• The states this year will collect $25 billion from the tobacco settlement and tobacco taxes, but will spend just 1.9 percent of it — $481.2 million — on tobacco prevention programs. This means the states are spending less than two cents of every dollar in tobacco revenue to fight tobacco use.

• States are falling woefully short of the CDC’s recommended funding levels for tobacco prevention programs. Altogether, the states have budgeted just 13 percent of the $3.7 billion the CDC recommends.

• Only two states — Alaska and North Dakota — currently fund tobacco prevention programs at the CDC-recommended level.

There is more evidence than ever before that tobacco prevention and cessation programs work to reduce smoking, save lives and save money. Florida, which has a well-funded, sustained tobacco prevention program, reduced its high school smoking rate to just 8.6 percent in 2013, far below the national rate. One study found that during the first 10 years of its tobacco prevention program, Washington state saved more than $5 in tobacco-related hospitalization costs for every $1 spent on the program.

Tobacco use is the number one cause of preventable death in the U.S., killing more than 400,000 people and costing $96 billion in health care bills each year. Nationally, about 18 percent of adults and 18.1 percent of high school students smoke.

More information, including the full report and state-specific information, can be obtained at


Navy Lt. Cmdr. Leah Brown Earns Bronze Star for Improving Care for Afghan Women

Monday, November 25th, 2013

By Douglas H Stutz, Naval Hospital Bremerton Public Affairs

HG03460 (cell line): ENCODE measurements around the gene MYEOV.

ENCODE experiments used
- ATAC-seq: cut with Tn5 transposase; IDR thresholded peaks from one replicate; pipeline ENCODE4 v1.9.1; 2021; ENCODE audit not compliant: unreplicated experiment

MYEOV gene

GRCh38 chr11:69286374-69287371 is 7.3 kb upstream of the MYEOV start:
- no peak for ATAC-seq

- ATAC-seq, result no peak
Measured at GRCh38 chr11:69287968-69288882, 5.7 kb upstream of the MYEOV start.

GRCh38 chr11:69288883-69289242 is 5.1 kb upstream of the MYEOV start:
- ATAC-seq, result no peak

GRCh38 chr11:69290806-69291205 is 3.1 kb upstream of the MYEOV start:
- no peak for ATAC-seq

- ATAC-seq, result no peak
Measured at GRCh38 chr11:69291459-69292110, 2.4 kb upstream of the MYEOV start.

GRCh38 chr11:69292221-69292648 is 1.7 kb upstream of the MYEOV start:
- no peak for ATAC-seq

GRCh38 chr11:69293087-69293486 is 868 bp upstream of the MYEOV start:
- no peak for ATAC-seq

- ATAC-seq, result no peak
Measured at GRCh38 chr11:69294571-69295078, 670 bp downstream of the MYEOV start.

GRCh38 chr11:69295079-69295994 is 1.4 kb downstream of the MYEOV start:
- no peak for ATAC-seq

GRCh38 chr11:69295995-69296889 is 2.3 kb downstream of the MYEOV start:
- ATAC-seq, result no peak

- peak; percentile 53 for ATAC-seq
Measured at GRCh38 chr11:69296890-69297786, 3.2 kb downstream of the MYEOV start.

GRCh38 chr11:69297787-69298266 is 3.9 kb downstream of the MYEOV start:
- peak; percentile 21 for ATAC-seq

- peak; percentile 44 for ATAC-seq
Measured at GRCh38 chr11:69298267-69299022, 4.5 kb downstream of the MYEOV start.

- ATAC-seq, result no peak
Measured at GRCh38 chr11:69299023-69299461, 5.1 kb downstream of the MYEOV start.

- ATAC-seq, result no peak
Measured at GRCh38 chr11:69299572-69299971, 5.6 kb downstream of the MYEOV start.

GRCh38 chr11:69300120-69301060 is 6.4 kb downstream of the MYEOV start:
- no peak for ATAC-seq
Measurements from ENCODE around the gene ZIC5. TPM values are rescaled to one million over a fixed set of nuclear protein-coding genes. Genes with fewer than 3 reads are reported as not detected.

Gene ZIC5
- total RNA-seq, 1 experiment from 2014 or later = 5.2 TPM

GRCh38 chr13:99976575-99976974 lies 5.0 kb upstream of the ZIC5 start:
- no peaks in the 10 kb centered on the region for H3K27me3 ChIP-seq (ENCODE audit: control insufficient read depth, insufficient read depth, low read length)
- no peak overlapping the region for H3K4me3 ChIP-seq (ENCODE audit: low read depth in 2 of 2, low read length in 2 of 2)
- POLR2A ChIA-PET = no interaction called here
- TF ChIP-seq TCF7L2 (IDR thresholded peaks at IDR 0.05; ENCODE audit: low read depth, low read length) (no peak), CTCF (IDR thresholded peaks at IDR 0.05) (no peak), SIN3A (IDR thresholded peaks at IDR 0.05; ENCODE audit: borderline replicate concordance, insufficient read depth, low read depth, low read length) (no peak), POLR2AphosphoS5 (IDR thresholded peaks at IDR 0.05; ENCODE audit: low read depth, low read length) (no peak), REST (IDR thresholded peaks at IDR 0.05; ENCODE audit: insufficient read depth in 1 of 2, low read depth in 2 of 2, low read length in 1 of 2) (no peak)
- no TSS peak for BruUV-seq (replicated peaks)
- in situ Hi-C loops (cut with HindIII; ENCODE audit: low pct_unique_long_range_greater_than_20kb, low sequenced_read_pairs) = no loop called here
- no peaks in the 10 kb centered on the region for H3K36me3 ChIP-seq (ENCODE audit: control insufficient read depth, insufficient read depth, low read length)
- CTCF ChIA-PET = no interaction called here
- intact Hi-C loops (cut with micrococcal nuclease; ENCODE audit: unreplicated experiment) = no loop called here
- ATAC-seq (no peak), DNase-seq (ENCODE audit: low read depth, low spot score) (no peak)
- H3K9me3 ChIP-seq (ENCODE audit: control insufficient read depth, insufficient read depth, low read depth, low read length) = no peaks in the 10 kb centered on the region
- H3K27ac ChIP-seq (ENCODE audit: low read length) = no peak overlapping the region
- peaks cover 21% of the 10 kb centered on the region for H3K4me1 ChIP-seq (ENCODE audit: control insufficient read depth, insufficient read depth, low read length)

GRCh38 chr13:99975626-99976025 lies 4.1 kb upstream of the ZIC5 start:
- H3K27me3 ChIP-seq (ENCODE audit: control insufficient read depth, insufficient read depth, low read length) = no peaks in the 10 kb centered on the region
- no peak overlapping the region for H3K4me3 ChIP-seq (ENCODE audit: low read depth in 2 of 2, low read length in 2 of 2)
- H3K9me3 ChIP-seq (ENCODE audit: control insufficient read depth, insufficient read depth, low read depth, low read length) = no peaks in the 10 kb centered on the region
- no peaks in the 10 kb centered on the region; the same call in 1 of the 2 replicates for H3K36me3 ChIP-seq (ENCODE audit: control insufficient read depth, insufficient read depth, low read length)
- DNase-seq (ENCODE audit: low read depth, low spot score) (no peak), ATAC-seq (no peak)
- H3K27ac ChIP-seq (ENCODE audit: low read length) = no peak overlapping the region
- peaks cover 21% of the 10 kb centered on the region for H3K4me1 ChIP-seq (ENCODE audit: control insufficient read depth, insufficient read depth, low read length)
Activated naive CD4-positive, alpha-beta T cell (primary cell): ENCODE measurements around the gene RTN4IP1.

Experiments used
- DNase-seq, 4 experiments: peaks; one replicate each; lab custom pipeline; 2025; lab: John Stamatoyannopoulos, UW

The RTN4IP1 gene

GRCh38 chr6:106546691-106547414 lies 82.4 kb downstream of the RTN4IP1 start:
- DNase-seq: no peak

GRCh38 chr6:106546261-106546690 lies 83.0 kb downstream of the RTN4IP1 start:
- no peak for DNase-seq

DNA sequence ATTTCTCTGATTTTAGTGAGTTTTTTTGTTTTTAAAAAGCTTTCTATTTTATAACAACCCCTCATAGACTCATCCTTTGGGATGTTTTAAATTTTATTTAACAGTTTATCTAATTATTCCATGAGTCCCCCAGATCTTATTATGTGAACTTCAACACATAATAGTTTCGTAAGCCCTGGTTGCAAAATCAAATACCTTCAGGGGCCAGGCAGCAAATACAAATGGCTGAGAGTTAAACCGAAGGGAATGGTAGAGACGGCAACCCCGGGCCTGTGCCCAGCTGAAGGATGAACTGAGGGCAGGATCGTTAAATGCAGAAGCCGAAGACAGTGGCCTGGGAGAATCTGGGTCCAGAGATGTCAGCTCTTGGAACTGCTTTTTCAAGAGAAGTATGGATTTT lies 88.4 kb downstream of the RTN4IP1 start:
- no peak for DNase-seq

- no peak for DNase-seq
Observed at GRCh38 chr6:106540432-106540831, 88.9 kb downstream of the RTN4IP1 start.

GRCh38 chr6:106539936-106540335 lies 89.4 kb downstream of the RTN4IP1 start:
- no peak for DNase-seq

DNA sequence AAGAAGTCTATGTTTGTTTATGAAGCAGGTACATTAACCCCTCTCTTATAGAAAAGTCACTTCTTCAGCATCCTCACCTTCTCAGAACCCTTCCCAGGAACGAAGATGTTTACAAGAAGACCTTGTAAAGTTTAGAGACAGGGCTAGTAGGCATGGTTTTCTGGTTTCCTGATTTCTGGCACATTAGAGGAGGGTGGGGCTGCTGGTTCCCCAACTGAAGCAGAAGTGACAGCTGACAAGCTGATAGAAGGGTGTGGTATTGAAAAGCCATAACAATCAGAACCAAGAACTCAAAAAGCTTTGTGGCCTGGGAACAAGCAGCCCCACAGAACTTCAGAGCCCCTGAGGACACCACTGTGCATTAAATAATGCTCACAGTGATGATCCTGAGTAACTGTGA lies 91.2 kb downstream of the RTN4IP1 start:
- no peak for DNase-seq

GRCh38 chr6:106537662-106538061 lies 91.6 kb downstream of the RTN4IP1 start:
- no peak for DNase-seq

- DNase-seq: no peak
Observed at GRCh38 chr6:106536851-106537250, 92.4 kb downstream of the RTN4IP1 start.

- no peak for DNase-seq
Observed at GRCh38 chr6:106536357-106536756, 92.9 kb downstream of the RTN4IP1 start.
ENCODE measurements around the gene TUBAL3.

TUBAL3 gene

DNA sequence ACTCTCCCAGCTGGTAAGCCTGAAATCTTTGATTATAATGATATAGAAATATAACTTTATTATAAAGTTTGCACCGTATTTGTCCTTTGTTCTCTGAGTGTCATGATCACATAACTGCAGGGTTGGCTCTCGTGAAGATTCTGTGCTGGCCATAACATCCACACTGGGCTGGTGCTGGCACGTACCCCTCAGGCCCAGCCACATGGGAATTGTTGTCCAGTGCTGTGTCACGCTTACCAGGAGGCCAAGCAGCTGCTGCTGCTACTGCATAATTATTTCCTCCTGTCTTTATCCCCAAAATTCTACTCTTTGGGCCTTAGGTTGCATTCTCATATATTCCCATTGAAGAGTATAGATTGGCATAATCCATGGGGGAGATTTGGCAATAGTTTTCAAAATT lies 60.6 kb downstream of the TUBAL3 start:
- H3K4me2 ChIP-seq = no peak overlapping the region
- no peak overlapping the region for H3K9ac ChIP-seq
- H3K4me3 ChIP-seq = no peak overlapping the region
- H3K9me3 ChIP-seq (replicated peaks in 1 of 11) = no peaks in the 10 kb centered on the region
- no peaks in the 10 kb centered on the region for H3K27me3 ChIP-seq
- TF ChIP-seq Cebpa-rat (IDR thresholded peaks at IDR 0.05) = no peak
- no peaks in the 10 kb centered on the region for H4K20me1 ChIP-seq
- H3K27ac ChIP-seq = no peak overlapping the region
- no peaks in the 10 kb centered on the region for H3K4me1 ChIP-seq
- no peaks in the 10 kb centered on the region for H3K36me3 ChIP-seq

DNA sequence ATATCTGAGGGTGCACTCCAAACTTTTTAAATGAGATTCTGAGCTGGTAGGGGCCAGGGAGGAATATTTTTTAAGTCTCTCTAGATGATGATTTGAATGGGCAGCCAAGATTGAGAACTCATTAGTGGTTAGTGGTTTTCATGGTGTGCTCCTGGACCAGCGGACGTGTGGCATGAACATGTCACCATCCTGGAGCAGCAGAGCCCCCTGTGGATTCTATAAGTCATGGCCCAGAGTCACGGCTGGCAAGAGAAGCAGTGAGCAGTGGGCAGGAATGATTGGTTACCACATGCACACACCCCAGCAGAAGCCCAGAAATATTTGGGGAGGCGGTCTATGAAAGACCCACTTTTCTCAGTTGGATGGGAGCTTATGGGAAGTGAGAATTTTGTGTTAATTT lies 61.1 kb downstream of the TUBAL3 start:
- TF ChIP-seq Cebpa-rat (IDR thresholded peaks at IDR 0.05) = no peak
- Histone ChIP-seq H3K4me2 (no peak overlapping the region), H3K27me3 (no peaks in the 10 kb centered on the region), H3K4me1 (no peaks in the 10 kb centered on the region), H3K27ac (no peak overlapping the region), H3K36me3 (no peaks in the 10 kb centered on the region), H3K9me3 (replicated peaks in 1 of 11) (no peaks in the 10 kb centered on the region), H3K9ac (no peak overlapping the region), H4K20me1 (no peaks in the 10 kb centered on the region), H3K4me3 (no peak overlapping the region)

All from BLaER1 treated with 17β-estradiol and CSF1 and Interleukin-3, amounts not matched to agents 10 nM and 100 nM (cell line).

The Tarin Kowt district of Afghanistan is mired in poverty, wracked by warfare, and beset by a host of concerns such as lack of available medical care.

Lt. Cmdr. Leah Brown helped to alleviate some of that medical care shortage by providing direct patient-centered care to the local population during her time recently deployed with Combined Joint Special Operations Task Force – Afghanistan.

Brown, an orthopedic doctor at Naval Hospital Bremerton received the Army Bronze Star for her humanitarian efforts when she assigned to the Role 2 hospital in Tarin Kowt Forward Operating Base, located in southeast Uruzgan province from Oct. 2012 to May 2013.

“I was part of a medical team utilized by special operations and we took on a humanitarian assistance role to visit the local hospital which served the entire province. They had a very large catchment area. It is also one of the poorest regions as well as a very traditional area that really needed dedicated medical support,” said Brown, an Atlanta native who attended Benjamin E. Mays High School and the University of Georgia for her undergraduate work before going to Ohio State University and the Cleveland Clinic Foundation for medical school before her 10 years of Navy service.